'Bash' Bug Threatens Security of OS X and Linux Users


canstock15239169Another day, another bug. Just a few months after correcting Heartbleed, researchers discover a new security flaw that exposes millions of users through the Apple, Linux,  Unix and Apache operating systems and servers. "Shellshock," as it's being called, could be even more widespread than Heartbleed, though the two are not similar vulnerabilities.

'Bash' &  Shellshock

In simple terms, 'bash' is a commonly used utility in each of the systems above which we now know contains a flaw that can be exposed by an attacker. Through exploiting this hole, a motivated hacker could potentially take control of an entire system.  And unfortunately, the bug has gone undetected for a very long time which will make it difficult to squash completely.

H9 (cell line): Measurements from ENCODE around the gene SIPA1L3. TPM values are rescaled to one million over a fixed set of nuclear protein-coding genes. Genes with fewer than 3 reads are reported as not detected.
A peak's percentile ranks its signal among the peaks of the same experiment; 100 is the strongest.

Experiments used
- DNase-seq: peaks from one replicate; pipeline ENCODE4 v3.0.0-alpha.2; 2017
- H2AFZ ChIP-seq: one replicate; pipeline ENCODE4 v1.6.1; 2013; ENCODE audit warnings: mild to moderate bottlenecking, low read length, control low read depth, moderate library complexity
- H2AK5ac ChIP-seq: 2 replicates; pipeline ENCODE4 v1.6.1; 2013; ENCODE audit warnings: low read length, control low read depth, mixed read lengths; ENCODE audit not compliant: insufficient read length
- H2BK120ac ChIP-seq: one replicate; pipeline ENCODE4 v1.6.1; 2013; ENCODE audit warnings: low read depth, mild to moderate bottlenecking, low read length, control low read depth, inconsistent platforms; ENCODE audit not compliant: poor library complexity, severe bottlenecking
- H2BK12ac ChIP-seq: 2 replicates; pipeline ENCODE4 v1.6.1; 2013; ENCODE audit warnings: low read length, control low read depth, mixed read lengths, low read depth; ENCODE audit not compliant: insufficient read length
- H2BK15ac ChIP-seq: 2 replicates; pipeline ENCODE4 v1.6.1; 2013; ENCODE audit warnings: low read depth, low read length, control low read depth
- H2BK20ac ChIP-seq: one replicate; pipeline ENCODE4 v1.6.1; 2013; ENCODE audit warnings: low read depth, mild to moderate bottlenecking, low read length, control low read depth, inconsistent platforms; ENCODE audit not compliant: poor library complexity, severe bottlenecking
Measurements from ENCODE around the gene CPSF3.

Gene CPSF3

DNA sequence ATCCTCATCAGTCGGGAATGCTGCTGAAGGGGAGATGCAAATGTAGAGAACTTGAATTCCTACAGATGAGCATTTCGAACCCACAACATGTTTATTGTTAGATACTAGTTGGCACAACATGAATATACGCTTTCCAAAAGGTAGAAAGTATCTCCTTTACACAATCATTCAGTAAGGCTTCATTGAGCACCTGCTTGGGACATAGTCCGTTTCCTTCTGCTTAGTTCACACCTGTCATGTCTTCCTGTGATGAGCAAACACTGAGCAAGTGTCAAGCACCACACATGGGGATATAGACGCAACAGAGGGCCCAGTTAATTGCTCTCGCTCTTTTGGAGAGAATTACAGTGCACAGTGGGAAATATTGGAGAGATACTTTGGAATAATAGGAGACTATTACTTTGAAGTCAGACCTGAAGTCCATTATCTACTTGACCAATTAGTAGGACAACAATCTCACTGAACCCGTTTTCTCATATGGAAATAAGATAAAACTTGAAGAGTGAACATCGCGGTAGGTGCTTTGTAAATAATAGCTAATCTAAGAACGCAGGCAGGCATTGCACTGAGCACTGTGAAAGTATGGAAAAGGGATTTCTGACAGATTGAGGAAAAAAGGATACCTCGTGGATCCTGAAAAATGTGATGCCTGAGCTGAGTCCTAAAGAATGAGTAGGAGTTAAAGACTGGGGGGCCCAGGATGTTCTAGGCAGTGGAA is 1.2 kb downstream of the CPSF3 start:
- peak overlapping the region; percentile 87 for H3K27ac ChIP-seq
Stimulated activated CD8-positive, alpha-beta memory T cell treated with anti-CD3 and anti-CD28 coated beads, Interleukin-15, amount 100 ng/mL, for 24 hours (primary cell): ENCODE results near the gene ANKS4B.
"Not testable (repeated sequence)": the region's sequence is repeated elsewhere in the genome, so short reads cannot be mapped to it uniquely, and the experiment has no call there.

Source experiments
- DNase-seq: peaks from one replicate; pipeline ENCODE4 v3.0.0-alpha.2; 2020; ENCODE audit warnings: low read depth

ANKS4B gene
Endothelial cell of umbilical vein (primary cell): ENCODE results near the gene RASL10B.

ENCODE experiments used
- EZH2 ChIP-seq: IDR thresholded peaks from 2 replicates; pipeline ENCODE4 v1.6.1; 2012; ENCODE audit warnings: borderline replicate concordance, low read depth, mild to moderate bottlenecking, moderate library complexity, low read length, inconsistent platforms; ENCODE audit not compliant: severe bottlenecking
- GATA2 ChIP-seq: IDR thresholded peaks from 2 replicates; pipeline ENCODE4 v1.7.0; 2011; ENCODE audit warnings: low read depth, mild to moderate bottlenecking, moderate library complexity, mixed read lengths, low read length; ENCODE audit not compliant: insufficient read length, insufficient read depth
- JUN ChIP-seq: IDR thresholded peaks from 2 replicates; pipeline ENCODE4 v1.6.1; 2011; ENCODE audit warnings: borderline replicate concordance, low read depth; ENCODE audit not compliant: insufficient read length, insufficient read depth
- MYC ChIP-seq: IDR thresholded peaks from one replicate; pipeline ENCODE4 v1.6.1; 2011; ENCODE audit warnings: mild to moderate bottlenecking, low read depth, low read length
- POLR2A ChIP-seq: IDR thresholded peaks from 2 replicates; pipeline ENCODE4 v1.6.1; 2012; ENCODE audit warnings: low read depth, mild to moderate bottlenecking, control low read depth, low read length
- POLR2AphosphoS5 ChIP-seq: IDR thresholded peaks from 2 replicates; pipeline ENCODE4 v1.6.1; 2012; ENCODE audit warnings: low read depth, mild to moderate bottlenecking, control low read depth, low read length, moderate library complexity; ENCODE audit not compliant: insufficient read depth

The Good News

Patches for Shellshock are already being pushed out for Linux, and OS X is expected to release one soon. The odds of Shellshock impacting you are probably pretty slim if you use standard security precautions.

How to tell if you're vulnerable

To test if your version of Bash is vulnerable to this issue, Red Hat says to run this command:

$ env x='() { :;}; echo vulnerable' bash -c "echo this is a test"

If the system responds with the following, then you're running a vulnerable version of Bash and you should apply any available updates immediately.


  this is a test

bash-640x360 2

H/T: The Verge, PC World, Mashable, Tryhunt.com

Topics: News
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